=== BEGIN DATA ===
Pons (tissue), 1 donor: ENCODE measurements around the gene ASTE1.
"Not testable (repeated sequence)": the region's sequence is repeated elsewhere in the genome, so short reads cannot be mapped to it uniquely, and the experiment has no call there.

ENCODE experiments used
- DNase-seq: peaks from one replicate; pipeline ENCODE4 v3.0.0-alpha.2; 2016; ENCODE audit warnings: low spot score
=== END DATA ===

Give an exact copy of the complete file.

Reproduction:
Pons (tissue), 1 donor: ENCODE measurements around the gene ASTE1.
"Not testable (repeated sequence)": the region's sequence is repeated elsewhere in the genome, so short reads cannot be mapped to it uniquely, and the experiment has no call there.

ENCODE experiments used
- DNase-seq: peaks from one replicate; pipeline ENCODE4 v3.0.0-alpha.2; 2016; ENCODE audit warnings: low spot score